You can choose to hold these policies separately, or you can bundle them together instead. The right option depends on your financial situation and on what kind of cover you need.

What factors should I consider before getting a policy?

As a main income earner, a homemaker or part of a dual-income family, you’re making a financial contribution, either in the form of earnings or invaluable work around the house. In all cases, the correct policy can protect these contributions.

Consider your obligations before taking out a policy and look for one that’s able to cover them. Think about the following:

  • Assets and investments. If they require time to appreciate or further contributions, such as a home with a mortgage, you want to make sure your policy is able to help your family retain it.
  • Debts. Ideally, you want to be able to leave your beneficiaries without any debts.
  • Dependents and family needs. Consider the cost of your children’s schooling, your partner’s earning ability and the other factors specific to your family.
  • Existing forms of insurance. Many life insurance policies will not pay benefits if they are claimable elsewhere, and it can be a good idea to avoid overlap when selecting a policy.
  • Your career. Your career can have a significant impact on your risk levels as well as your earnings and the lifestyle to which your family is accustomed. Part-time and seasonal workers can also find life insurance policies which are able to adapt to sporadic income, while homemakers are able to get cover that reflects the financial value of their contributions around the home and can pay out in the event of being unable to continue doing them.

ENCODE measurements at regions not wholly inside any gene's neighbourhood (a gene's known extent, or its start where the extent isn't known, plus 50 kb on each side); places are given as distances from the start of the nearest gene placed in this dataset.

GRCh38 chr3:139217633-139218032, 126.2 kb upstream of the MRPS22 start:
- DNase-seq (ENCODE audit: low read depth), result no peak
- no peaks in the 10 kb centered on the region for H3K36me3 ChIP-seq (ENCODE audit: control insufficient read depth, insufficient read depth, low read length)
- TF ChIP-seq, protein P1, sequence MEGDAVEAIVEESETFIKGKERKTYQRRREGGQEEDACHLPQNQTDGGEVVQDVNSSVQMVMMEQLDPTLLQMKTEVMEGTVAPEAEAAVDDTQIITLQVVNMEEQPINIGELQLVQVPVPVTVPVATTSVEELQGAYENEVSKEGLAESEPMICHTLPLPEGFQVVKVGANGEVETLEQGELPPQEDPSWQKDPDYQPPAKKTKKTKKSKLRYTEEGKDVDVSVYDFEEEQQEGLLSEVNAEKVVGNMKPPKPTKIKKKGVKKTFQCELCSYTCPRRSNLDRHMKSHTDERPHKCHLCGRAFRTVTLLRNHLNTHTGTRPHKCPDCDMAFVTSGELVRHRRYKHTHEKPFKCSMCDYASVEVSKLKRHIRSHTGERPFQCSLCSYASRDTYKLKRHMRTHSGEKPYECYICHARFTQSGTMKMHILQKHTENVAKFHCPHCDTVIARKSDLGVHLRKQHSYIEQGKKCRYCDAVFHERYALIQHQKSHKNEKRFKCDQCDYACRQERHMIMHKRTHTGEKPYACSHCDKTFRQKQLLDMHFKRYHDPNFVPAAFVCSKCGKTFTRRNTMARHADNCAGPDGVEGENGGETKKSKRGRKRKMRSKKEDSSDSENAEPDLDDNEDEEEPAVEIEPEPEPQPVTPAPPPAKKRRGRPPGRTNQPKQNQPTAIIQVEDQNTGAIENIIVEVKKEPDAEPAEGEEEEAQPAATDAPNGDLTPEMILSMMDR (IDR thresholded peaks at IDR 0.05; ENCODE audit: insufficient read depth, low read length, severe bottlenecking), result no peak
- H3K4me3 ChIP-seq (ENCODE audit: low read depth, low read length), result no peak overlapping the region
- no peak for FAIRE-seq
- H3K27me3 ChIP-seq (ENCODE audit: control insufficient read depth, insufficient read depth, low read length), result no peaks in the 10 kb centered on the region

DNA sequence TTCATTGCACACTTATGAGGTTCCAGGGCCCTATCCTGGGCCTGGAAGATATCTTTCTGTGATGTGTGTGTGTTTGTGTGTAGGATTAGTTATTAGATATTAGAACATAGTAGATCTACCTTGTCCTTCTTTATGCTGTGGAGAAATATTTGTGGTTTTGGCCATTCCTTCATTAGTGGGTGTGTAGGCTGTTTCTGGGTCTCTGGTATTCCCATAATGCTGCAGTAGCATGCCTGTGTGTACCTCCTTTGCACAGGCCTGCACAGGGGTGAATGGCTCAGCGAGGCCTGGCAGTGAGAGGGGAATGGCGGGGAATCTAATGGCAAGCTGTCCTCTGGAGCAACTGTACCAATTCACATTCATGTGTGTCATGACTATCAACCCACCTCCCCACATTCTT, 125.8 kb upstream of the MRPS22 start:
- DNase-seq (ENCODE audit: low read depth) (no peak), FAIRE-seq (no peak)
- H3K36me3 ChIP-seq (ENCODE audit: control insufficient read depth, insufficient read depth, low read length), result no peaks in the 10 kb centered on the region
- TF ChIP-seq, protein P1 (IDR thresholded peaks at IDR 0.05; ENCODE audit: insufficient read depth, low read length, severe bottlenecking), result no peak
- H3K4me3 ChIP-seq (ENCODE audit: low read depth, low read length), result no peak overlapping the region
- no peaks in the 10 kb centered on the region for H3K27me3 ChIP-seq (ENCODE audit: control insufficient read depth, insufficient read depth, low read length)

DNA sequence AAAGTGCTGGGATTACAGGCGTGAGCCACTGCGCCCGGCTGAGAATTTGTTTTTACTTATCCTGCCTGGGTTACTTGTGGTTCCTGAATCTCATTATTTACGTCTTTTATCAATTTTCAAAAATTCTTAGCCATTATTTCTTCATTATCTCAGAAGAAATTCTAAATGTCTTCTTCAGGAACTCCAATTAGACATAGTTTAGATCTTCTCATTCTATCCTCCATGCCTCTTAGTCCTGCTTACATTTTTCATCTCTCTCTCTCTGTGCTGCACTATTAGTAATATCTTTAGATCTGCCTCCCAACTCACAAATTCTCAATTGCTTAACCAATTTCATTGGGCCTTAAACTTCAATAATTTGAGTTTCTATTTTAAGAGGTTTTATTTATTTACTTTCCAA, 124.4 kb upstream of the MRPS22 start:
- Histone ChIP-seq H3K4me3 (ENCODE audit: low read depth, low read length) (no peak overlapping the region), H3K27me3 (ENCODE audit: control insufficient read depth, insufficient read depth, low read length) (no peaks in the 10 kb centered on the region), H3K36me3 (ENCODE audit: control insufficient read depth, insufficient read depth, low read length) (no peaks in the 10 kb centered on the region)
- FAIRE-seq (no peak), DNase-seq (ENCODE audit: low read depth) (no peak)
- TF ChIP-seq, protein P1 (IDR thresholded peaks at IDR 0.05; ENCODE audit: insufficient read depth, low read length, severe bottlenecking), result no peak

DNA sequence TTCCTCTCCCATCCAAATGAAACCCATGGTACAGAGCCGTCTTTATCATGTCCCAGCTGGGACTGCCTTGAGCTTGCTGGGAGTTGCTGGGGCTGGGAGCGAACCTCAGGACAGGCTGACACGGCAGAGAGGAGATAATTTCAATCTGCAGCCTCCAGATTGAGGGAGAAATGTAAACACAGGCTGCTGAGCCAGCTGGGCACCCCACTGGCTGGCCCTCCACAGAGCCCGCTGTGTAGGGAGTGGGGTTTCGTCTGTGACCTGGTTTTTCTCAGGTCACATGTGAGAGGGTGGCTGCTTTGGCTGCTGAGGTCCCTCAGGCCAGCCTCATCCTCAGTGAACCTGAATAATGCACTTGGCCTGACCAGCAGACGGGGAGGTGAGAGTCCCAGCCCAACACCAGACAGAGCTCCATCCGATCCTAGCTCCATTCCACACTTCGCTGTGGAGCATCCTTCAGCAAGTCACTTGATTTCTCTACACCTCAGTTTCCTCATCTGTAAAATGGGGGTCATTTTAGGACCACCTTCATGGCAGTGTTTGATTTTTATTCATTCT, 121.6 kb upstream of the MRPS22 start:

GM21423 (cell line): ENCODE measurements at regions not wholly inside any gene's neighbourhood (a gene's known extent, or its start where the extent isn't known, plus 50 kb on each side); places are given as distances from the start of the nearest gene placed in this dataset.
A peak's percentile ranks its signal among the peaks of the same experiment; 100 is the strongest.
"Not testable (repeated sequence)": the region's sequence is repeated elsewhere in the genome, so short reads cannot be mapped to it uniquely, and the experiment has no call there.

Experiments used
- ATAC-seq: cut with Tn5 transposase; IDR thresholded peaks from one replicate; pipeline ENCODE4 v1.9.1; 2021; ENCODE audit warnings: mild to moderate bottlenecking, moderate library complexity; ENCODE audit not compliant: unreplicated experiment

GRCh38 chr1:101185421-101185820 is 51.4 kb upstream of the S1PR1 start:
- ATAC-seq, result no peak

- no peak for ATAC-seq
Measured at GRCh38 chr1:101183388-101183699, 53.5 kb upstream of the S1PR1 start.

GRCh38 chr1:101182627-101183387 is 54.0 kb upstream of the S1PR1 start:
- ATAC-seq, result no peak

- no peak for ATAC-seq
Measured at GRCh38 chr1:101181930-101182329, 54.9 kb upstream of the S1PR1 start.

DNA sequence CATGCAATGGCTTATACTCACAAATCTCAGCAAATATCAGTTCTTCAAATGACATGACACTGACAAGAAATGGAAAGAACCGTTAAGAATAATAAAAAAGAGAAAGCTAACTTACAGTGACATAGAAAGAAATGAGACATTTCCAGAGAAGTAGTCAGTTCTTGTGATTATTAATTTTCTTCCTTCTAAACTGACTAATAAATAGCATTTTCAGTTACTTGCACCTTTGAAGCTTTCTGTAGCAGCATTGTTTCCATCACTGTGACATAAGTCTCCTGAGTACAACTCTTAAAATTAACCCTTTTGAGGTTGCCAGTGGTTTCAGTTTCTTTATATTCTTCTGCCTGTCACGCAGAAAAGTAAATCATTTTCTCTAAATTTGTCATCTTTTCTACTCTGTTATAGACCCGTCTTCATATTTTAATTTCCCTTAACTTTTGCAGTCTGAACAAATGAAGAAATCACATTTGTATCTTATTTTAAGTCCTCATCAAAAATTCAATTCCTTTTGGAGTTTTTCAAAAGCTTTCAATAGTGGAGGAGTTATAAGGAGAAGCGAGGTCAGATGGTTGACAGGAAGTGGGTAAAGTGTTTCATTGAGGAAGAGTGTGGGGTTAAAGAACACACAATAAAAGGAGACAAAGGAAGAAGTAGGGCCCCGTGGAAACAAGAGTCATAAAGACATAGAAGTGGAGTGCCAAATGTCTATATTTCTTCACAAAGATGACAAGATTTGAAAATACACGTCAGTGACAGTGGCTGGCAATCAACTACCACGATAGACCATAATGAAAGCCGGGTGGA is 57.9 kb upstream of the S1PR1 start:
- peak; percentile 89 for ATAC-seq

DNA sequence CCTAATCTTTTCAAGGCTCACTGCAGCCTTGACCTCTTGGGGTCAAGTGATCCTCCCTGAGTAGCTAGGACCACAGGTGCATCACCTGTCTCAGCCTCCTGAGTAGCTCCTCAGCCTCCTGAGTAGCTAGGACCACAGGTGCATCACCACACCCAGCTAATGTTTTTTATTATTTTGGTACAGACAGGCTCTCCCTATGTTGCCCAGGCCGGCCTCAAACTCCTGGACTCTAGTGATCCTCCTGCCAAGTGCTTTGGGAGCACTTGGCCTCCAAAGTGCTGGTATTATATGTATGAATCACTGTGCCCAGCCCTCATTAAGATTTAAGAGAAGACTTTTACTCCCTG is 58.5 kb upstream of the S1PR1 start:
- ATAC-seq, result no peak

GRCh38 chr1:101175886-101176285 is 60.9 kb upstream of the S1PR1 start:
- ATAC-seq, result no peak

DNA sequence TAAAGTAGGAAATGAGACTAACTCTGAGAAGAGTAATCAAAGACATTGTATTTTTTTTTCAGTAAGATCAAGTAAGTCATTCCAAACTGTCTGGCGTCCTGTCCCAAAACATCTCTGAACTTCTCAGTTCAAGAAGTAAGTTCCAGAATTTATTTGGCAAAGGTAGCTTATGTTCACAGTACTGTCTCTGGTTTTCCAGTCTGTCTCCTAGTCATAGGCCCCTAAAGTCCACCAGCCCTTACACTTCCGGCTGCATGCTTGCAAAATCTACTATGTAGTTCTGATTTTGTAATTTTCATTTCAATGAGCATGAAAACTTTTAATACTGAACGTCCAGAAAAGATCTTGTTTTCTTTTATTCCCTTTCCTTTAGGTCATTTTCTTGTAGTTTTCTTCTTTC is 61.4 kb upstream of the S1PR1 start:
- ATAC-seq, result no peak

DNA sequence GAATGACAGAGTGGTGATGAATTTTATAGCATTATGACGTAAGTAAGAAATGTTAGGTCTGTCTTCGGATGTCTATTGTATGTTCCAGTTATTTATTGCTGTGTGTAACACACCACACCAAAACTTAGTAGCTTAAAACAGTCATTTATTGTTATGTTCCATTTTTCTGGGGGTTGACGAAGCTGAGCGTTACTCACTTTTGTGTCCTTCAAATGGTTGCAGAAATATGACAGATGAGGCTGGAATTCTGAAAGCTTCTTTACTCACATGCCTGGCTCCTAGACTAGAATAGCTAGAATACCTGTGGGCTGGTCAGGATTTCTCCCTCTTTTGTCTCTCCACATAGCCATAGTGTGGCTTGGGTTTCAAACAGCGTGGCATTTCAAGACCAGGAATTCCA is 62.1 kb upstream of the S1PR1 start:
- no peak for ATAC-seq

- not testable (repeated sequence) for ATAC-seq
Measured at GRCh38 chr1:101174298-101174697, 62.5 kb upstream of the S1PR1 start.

Identifying your financial obligations can help you decide on the required sum insured, how much cover you need and what type of policy is most suitable for your needs.

How can I maintain the cost of my policy as I get older

As you get older, your policy costs as well as the level of cover you need may change. Fortunately, there are ways to fix the price of your policy, as well as ensure you have enough cover going forwards to keep meeting your needs and those of your family.

  • Premium types. The two main types of life insurance premiums are stepped and level. Stepped premiums will increase with age, although you can use a premium freeze option to help keep costs down, while level premiums will remain fixed over time.

How can I make sure my policy still has value in 20 years?

  • Adjusting for inflation. Life insurance policies will typically adjust for inflation in the form of indexation benefits. These will increase your sum insured each year, either at a specific rate such as 5% or by following the cost of living index.
  • Increasing your level of cover. You might consider this after having a child or an increase in wealth. Be wary, this may be difficult if your health conditions change.